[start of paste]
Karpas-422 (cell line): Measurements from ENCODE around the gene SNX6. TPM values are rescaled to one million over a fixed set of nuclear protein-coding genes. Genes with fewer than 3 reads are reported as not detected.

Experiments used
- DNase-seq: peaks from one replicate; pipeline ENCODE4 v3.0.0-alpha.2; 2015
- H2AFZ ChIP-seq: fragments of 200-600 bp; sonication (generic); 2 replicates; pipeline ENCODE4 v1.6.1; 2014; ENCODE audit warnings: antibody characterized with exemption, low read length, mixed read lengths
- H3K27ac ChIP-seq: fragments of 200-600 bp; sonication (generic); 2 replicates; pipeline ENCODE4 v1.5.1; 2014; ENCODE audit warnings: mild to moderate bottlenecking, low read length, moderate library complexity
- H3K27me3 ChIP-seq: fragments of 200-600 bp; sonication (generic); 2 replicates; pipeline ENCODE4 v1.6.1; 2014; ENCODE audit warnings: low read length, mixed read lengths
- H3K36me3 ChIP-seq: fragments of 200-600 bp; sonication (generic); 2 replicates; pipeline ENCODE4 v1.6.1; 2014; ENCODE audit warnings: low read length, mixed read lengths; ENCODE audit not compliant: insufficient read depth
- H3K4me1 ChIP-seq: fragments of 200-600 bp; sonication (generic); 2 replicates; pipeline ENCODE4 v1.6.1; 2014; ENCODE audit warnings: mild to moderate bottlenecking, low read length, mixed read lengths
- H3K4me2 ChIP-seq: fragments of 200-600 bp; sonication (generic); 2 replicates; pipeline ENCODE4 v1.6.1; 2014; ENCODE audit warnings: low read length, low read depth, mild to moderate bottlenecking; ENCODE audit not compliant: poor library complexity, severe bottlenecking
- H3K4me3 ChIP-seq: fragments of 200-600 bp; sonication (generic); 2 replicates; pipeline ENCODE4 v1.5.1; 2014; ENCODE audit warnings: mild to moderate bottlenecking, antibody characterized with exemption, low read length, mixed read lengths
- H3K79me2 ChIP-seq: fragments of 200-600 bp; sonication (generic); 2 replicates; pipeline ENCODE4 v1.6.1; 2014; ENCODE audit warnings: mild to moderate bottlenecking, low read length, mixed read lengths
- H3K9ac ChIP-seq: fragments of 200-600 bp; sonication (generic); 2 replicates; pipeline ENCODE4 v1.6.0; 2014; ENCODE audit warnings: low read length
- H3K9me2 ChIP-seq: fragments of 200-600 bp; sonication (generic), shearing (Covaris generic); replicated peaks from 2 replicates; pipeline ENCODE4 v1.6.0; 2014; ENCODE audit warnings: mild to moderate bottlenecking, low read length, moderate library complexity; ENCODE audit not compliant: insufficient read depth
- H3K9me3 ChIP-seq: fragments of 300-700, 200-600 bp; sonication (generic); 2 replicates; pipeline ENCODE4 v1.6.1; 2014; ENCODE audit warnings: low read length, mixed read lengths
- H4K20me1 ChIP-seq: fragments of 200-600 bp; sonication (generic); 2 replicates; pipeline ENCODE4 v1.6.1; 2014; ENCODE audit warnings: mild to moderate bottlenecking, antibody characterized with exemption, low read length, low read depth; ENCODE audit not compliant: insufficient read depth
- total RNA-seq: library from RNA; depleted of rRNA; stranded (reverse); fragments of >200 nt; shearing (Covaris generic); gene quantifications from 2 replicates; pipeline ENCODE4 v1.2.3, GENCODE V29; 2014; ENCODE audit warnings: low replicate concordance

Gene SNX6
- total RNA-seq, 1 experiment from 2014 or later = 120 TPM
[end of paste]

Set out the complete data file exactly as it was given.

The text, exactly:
Karpas-422 (cell line): Measurements from ENCODE around the gene SNX6. TPM values are rescaled to one million over a fixed set of nuclear protein-coding genes. Genes with fewer than 3 reads are reported as not detected.

Experiments used
- DNase-seq: peaks from one replicate; pipeline ENCODE4 v3.0.0-alpha.2; 2015
- H2AFZ ChIP-seq: fragments of 200-600 bp; sonication (generic); 2 replicates; pipeline ENCODE4 v1.6.1; 2014; ENCODE audit warnings: antibody characterized with exemption, low read length, mixed read lengths
- H3K27ac ChIP-seq: fragments of 200-600 bp; sonication (generic); 2 replicates; pipeline ENCODE4 v1.5.1; 2014; ENCODE audit warnings: mild to moderate bottlenecking, low read length, moderate library complexity
- H3K27me3 ChIP-seq: fragments of 200-600 bp; sonication (generic); 2 replicates; pipeline ENCODE4 v1.6.1; 2014; ENCODE audit warnings: low read length, mixed read lengths
- H3K36me3 ChIP-seq: fragments of 200-600 bp; sonication (generic); 2 replicates; pipeline ENCODE4 v1.6.1; 2014; ENCODE audit warnings: low read length, mixed read lengths; ENCODE audit not compliant: insufficient read depth
- H3K4me1 ChIP-seq: fragments of 200-600 bp; sonication (generic); 2 replicates; pipeline ENCODE4 v1.6.1; 2014; ENCODE audit warnings: mild to moderate bottlenecking, low read length, mixed read lengths
- H3K4me2 ChIP-seq: fragments of 200-600 bp; sonication (generic); 2 replicates; pipeline ENCODE4 v1.6.1; 2014; ENCODE audit warnings: low read length, low read depth, mild to moderate bottlenecking; ENCODE audit not compliant: poor library complexity, severe bottlenecking
- H3K4me3 ChIP-seq: fragments of 200-600 bp; sonication (generic); 2 replicates; pipeline ENCODE4 v1.5.1; 2014; ENCODE audit warnings: mild to moderate bottlenecking, antibody characterized with exemption, low read length, mixed read lengths
- H3K79me2 ChIP-seq: fragments of 200-600 bp; sonication (generic); 2 replicates; pipeline ENCODE4 v1.6.1; 2014; ENCODE audit warnings: mild to moderate bottlenecking, low read length, mixed read lengths
- H3K9ac ChIP-seq: fragments of 200-600 bp; sonication (generic); 2 replicates; pipeline ENCODE4 v1.6.0; 2014; ENCODE audit warnings: low read length
- H3K9me2 ChIP-seq: fragments of 200-600 bp; sonication (generic), shearing (Covaris generic); replicated peaks from 2 replicates; pipeline ENCODE4 v1.6.0; 2014; ENCODE audit warnings: mild to moderate bottlenecking, low read length, moderate library complexity; ENCODE audit not compliant: insufficient read depth
- H3K9me3 ChIP-seq: fragments of 300-700, 200-600 bp; sonication (generic); 2 replicates; pipeline ENCODE4 v1.6.1; 2014; ENCODE audit warnings: low read length, mixed read lengths
- H4K20me1 ChIP-seq: fragments of 200-600 bp; sonication (generic); 2 replicates; pipeline ENCODE4 v1.6.1; 2014; ENCODE audit warnings: mild to moderate bottlenecking, antibody characterized with exemption, low read length, low read depth; ENCODE audit not compliant: insufficient read depth
- total RNA-seq: library from RNA; depleted of rRNA; stranded (reverse); fragments of >200 nt; shearing (Covaris generic); gene quantifications from 2 replicates; pipeline ENCODE4 v1.2.3, GENCODE V29; 2014; ENCODE audit warnings: low replicate concordance

Gene SNX6
- total RNA-seq, 1 experiment from 2014 or later = 120 TPM